Despite Protections, Age Discrimination Remains a Serious Issue in the Workforce

There are many negative stereotypes out there about older workers. Some people assume that an older person is automatically not tech-savvy or that they cannot pick up on new concepts quickly. The truth is that older workers often come with a lifetime of experience that can be extremely valuable for a company. If that is not enough reason for a company to work with them, then the fact that age discrimination is against the law should convince them.

The Changes Began in 1967

Prior to President Johnson signing the ADEA in 1967, many job ads would specifically say that no one over the age of 45 need apply. The Department of Labor found that this made half of all job applicants ineligible to apply for these jobs and that this contributed to the very high unemployment rates at the time. in fact, they found that 40% of long-term unemployed people were 45 years or older.

Some states passed workplace age discrimination laws in the ‘50s and ‘60s, but the country was badly in need of federal law to protect all workers. Fifty years after the ADEA went into law, employers who violate it are still fined and given other penalties. In fact, in just the year of 2015, there were more than 21,000 age discrimination claims that led to nearly $100 in benefits.

Age Discrimination Remains an Issue

Today’s American has a longer life expectancy and cannot always count on their Social Security benefits or retirement benefits to get them through, compared to the average American 50 years ago. As a result, adults are staying in the workplace later than others have in the past. The Bureau of Labor Statistics estimates that by 2020, the median age of the American worker will be 43.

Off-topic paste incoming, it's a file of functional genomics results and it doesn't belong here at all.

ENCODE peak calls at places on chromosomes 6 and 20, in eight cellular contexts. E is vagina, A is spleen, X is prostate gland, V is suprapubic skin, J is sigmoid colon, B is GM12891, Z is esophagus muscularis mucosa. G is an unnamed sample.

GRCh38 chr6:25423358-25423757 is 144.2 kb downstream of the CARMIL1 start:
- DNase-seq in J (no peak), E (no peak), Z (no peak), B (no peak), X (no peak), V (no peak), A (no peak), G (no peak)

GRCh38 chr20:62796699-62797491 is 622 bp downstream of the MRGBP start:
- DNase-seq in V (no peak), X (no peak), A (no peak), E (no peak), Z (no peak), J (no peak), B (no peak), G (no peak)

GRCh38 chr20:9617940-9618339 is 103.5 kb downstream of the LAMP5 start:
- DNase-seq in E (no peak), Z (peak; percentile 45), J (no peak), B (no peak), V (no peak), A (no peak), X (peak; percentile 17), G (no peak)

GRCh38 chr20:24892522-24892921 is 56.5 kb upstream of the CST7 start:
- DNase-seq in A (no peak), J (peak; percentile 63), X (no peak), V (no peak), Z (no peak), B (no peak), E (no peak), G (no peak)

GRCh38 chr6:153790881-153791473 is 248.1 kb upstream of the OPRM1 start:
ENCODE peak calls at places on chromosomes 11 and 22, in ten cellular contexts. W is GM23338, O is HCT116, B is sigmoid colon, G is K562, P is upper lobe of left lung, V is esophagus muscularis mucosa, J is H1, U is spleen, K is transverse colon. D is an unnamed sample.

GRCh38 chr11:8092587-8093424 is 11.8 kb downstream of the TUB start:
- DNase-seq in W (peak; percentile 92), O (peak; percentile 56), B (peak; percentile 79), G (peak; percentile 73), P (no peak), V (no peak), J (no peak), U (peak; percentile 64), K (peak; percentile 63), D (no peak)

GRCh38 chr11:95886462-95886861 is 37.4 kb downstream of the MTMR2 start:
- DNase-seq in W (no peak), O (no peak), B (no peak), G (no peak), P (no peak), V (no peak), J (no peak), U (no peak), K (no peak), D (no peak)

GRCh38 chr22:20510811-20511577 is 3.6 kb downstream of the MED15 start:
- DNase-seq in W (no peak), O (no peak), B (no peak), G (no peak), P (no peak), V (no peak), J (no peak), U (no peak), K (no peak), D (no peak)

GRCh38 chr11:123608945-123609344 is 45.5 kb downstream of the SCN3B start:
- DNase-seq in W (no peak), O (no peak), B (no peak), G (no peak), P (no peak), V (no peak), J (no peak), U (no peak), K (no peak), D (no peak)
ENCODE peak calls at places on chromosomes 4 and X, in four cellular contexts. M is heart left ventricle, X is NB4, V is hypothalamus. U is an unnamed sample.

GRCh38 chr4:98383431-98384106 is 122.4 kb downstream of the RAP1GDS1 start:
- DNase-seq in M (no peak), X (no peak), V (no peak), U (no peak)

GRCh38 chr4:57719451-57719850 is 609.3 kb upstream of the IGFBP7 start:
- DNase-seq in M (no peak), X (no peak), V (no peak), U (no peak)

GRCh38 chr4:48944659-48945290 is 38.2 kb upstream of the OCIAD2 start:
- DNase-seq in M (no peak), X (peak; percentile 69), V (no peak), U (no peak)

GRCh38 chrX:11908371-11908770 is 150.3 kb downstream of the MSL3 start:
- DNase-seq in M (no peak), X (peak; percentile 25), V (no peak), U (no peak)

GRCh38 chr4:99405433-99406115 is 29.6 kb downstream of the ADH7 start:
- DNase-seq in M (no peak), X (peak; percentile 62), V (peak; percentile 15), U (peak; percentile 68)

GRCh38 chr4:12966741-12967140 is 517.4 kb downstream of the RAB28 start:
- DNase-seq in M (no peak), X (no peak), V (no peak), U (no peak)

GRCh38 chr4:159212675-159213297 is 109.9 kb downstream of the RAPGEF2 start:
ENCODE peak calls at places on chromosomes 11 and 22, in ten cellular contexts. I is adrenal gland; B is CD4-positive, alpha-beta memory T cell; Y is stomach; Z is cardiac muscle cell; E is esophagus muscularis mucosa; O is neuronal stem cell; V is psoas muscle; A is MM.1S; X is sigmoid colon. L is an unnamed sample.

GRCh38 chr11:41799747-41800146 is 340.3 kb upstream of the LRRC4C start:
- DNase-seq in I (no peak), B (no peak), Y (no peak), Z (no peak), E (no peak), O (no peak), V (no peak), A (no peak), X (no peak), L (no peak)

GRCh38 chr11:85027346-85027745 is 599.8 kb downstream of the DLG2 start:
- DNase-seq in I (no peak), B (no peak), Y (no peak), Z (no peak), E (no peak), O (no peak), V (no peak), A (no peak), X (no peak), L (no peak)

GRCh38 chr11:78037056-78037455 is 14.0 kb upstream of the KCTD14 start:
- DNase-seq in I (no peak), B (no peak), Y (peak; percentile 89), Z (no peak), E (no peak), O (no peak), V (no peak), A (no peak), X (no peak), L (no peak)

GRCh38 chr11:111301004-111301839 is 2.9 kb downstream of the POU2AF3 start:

When the ADEA was first passed, people calling age discrimination attorneys were generally in their 40s or 50s. Today they are in their 60s, 70s, or even 80s being harassed and bullied at work, or being discriminated against in the hiring process. Studies show that it takes an unemployed worker aged 55 or older more than ten weeks longer to secure employment than a younger applicant.

Further, a 2013 study by the AARP found that about 67% of workers between the ages of 45 and 74 reported that they had either seen or experienced age discrimination. This is despite additional federal protections that should help older employees stay in the workplace, such as the Family and Medical Leave Act and the Americans with Disabilities Act that protects seniors with injuries or health issues.

If you have been the victim of age discrimination, then we urge you to contact a labor attorney. You can reach The Law Offices of Larry H. Parker at 800-333-0000 for a free legal consultation.